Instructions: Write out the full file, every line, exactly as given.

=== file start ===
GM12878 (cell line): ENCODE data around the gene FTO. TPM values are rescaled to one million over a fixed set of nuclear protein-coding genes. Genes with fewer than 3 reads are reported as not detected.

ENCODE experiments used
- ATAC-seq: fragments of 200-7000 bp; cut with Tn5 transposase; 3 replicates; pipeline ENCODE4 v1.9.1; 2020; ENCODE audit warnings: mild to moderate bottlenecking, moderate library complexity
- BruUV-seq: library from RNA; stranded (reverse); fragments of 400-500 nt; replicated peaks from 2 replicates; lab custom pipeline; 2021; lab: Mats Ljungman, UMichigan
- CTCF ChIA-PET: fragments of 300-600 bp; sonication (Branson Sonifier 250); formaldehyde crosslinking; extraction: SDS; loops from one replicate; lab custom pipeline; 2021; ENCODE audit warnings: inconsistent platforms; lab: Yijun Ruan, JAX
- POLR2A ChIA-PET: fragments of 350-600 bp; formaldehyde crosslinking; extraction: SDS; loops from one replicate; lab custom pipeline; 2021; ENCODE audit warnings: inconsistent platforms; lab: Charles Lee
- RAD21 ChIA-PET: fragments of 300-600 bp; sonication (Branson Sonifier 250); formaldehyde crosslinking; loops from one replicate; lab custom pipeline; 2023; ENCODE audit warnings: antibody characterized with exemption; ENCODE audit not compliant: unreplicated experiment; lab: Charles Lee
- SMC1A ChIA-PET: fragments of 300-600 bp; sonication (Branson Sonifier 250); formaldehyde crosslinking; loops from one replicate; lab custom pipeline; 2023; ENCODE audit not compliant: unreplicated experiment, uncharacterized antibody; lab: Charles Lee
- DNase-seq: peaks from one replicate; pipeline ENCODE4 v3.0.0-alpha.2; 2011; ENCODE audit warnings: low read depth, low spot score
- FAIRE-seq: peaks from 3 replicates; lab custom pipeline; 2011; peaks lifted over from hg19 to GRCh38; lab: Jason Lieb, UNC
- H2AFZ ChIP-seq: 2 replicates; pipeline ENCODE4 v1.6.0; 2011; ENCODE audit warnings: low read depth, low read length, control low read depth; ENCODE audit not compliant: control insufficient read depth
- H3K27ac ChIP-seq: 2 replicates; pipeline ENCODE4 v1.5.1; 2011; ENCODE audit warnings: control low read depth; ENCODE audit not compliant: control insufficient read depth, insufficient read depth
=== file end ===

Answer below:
GM12878 (cell line): ENCODE data around the gene FTO. TPM values are rescaled to one million over a fixed set of nuclear protein-coding genes. Genes with fewer than 3 reads are reported as not detected.

ENCODE experiments used
- ATAC-seq: fragments of 200-7000 bp; cut with Tn5 transposase; 3 replicates; pipeline ENCODE4 v1.9.1; 2020; ENCODE audit warnings: mild to moderate bottlenecking, moderate library complexity
- BruUV-seq: library from RNA; stranded (reverse); fragments of 400-500 nt; replicated peaks from 2 replicates; lab custom pipeline; 2021; lab: Mats Ljungman, UMichigan
- CTCF ChIA-PET: fragments of 300-600 bp; sonication (Branson Sonifier 250); formaldehyde crosslinking; extraction: SDS; loops from one replicate; lab custom pipeline; 2021; ENCODE audit warnings: inconsistent platforms; lab: Yijun Ruan, JAX
- POLR2A ChIA-PET: fragments of 350-600 bp; formaldehyde crosslinking; extraction: SDS; loops from one replicate; lab custom pipeline; 2021; ENCODE audit warnings: inconsistent platforms; lab: Charles Lee
- RAD21 ChIA-PET: fragments of 300-600 bp; sonication (Branson Sonifier 250); formaldehyde crosslinking; loops from one replicate; lab custom pipeline; 2023; ENCODE audit warnings: antibody characterized with exemption; ENCODE audit not compliant: unreplicated experiment; lab: Charles Lee
- SMC1A ChIA-PET: fragments of 300-600 bp; sonication (Branson Sonifier 250); formaldehyde crosslinking; loops from one replicate; lab custom pipeline; 2023; ENCODE audit not compliant: unreplicated experiment, uncharacterized antibody; lab: Charles Lee
- DNase-seq: peaks from one replicate; pipeline ENCODE4 v3.0.0-alpha.2; 2011; ENCODE audit warnings: low read depth, low spot score
- FAIRE-seq: peaks from 3 replicates; lab custom pipeline; 2011; peaks lifted over from hg19 to GRCh38; lab: Jason Lieb, UNC
- H2AFZ ChIP-seq: 2 replicates; pipeline ENCODE4 v1.6.0; 2011; ENCODE audit warnings: low read depth, low read length, control low read depth; ENCODE audit not compliant: control insufficient read depth
- H3K27ac ChIP-seq: 2 replicates; pipeline ENCODE4 v1.5.1; 2011; ENCODE audit warnings: control low read depth; ENCODE audit not compliant: control insufficient read depth, insufficient read depth